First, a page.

There are many myths about bankruptcy you may hear floating among conversations by the misinformed. If you are faced with the decision of filing bankruptcy, make sure you are aware of the facts and don’t rely on what your uncle’s cousin’s friend once told you. For those who may be familiar with the concept (and TV Show), we will do some bankruptcy “Mythbusting” ourselves.
Myth 1: You can’t file bankruptcy if you have a job.
In order to qualify for a chapter 13 bankruptcy you must have income but not necessarily a “job”. Upfront, most cases will require you pay the filing fees, a small portion of attorney’s fees, and complete a required credit counseling course (don’t worry, you’re not graded on anything other than completion). After these initial costs are covered you will need to pay a monthly Trustee payment until you bankruptcy “repayment” plan is complete. If you lose your job or source of income the judge may grant a modification of your bankruptcy plan to assist you with your payments. You will end up paying the same amount throughout your plan, but your payments may decrease in the time of need and increase when you are able to make up the difference. The judge and Trustee want you to succeed in your bankruptcy and generally will assist to the fullest extent possible so long as you demonstrate an effort to fulfill your obligations.
Initial costs and other factors:
In addition to the upfront costs, your attorney will need paperwork to prepare your case. Typically you will need to provide at least the following: (i) your last two months pay advices, (ii) last four years tax returns and (iii) your last six months of bank statements.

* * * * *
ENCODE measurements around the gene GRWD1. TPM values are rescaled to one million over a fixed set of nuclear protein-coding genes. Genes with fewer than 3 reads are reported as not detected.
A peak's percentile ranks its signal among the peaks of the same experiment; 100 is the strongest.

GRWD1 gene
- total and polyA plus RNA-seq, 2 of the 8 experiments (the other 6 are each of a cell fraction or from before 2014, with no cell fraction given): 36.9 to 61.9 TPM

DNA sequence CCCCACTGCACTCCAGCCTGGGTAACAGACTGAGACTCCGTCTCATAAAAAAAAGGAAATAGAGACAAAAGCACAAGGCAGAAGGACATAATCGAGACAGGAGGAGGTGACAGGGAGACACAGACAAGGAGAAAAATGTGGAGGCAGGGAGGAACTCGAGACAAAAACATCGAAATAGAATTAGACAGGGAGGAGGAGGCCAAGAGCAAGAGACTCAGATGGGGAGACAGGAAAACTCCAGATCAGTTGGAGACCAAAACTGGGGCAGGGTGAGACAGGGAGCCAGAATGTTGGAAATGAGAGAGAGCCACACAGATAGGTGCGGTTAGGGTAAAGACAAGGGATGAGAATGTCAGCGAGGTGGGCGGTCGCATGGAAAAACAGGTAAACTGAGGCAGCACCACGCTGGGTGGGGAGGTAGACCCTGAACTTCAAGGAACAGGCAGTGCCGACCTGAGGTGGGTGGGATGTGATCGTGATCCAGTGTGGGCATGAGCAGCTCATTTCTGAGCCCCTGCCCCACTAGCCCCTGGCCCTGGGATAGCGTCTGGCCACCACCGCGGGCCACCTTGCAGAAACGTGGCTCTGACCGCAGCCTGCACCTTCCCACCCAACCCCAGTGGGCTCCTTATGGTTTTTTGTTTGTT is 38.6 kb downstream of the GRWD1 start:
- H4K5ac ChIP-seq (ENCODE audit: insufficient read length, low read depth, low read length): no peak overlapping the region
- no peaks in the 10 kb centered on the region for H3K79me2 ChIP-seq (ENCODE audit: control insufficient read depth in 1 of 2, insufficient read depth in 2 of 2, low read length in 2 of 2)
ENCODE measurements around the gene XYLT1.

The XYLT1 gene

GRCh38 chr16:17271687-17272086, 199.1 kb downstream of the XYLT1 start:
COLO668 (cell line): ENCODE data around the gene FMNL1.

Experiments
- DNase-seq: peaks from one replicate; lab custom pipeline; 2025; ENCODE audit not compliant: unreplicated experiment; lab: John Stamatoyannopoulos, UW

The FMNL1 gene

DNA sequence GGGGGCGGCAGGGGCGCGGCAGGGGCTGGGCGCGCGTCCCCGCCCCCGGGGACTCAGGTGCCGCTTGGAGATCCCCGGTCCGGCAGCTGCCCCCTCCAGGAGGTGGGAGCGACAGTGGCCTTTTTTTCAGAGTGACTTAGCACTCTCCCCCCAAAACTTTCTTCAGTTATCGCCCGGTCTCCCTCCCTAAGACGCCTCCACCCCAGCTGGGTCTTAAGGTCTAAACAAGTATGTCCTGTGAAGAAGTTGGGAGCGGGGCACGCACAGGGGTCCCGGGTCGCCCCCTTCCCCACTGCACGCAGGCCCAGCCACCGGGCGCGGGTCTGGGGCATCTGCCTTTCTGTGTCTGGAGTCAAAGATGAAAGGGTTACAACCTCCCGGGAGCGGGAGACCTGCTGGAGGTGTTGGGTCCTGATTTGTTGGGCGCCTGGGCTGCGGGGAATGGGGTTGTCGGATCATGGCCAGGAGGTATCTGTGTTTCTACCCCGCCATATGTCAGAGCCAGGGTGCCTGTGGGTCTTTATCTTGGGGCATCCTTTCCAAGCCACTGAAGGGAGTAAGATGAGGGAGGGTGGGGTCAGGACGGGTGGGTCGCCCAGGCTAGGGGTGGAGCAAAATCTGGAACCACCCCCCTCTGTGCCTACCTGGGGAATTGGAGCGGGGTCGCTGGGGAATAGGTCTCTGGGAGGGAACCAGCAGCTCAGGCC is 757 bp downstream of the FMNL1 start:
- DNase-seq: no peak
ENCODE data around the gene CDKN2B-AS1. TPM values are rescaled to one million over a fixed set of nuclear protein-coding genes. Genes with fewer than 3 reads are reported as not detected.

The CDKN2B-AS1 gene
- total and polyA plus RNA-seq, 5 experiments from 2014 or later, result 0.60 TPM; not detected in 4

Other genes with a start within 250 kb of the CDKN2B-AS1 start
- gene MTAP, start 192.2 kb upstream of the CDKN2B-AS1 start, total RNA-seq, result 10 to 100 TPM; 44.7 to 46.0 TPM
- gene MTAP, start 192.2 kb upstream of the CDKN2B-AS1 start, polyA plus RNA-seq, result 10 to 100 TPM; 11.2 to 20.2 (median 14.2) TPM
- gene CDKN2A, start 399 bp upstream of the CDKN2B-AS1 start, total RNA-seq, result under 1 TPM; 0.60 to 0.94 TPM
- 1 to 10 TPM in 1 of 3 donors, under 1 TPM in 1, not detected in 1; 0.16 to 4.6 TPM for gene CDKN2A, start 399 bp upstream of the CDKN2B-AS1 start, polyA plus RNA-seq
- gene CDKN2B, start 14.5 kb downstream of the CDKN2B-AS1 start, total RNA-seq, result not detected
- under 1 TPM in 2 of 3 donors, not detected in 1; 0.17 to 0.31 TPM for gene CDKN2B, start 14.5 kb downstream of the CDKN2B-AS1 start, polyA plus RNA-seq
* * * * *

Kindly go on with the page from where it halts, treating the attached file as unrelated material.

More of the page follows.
Myth #2 Bankruptcy Makes You a Bad Citizen
When it comes to filing bankruptcy, medical bills tend to be a significant portion of debt included in many bankruptcy cases. In fact, Elizabeth Warren in Maxed Out (2006) noted that a significant number of middle class people are still forced into bankruptcy in spite of the fact that they have insurance coverage. In other words, many insured individuals are forced into bankruptcy because of medical bills. A remarkably high percentage of bankruptcy filers are working, tax-paying citizens.
Bankruptcy is a way to address a multitude of debts such as credit cards, mortgages, automobiles, tax liability, or child support. Generally speaking, a Chapter 13 bankruptcy will result in a small percentage of your unsecured creditors, such as medical bills, receiving a minimal payout. However, once you complete your bankruptcy, medical bills are discharged along with other unsecured debts. In a Chapter 7 bankruptcy your medical bills are discharged along with other unsecured debts and in many cases the unsecured creditors receive nothing.
Experience has shown that approximately half of those individuals who contact their health care provider seeking a reduction in their medical bills are successful in varying degrees. Bankruptcy is a serious matter and should be considered as a last resort. However, if medical bills are mounting and no end is in sight, bankruptcy may be the most effective means to address your mounting bills. Finally, timing your bankruptcy filing is also important. You want to maximize the result of your bankruptcy filing by including all your debts. If your condition is improving but additional bills are anticipated, you may want to wait to file. An experienced bankruptcy attorney will be able to advise you on the best time to file your case.